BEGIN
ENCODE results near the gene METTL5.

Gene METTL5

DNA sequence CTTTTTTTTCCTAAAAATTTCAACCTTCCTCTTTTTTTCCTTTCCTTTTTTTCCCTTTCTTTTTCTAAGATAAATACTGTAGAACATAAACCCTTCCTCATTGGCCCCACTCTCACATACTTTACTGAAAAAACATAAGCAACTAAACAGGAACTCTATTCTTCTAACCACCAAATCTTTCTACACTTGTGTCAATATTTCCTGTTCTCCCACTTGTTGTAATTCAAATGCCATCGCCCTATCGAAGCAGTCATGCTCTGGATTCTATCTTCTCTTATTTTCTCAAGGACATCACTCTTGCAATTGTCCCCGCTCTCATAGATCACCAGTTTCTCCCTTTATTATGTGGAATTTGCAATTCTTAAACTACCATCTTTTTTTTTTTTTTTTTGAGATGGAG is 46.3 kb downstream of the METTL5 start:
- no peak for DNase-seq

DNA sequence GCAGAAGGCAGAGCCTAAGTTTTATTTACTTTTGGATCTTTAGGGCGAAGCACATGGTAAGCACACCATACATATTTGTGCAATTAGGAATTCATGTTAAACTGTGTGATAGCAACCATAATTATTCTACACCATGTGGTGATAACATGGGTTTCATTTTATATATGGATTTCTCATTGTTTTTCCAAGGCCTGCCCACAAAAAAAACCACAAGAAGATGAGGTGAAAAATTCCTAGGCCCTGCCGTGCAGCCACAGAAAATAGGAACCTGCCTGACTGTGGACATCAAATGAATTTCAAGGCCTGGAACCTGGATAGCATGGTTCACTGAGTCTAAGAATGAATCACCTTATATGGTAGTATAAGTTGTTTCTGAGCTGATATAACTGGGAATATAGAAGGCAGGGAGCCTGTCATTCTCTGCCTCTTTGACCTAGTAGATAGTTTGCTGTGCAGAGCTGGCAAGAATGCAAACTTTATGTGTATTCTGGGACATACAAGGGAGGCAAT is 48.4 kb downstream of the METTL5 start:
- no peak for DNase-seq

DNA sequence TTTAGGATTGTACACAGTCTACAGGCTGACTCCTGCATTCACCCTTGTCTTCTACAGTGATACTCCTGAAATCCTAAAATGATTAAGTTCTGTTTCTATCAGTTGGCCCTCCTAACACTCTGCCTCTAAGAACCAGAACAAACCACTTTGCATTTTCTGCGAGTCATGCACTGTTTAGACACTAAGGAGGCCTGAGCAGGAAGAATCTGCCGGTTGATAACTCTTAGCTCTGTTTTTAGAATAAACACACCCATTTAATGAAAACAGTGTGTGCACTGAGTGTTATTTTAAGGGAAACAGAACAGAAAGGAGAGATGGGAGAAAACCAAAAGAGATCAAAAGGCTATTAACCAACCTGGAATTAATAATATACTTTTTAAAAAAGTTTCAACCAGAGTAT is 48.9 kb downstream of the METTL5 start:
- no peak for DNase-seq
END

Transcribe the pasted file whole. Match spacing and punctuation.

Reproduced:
ENCODE results near the gene METTL5.

Gene METTL5

DNA sequence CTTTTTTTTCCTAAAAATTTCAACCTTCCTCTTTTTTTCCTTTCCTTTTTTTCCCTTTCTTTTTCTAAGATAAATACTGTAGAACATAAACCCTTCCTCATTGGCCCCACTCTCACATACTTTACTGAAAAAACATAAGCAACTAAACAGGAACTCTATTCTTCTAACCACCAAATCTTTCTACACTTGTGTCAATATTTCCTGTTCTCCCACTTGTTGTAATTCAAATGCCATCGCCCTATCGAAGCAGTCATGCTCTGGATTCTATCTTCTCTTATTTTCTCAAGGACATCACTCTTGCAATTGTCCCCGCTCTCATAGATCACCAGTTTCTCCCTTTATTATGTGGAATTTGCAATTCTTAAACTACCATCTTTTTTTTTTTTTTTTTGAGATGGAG is 46.3 kb downstream of the METTL5 start:
- no peak for DNase-seq

DNA sequence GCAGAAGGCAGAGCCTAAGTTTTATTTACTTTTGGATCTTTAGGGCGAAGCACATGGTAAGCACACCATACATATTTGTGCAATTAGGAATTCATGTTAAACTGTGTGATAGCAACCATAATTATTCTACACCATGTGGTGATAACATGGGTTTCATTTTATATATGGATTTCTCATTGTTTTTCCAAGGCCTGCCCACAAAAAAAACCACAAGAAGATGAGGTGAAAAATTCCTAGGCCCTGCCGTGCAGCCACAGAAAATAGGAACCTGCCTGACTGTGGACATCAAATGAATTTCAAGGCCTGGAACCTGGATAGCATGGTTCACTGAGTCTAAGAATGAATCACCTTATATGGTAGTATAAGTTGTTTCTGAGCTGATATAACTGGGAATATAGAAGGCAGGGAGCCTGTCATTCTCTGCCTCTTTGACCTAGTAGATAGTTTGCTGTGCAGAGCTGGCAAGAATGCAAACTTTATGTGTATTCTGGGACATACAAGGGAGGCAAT is 48.4 kb downstream of the METTL5 start:
- no peak for DNase-seq

DNA sequence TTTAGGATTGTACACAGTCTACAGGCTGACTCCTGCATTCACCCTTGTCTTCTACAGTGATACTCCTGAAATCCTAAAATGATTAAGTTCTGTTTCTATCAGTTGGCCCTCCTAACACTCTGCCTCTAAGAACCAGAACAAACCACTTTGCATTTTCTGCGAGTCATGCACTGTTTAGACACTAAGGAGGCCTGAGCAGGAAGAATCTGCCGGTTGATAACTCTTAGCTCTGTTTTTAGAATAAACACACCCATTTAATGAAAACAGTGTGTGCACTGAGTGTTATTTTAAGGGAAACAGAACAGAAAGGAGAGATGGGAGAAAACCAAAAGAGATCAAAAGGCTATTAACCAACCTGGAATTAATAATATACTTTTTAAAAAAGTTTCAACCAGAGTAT is 48.9 kb downstream of the METTL5 start:
- no peak for DNase-seq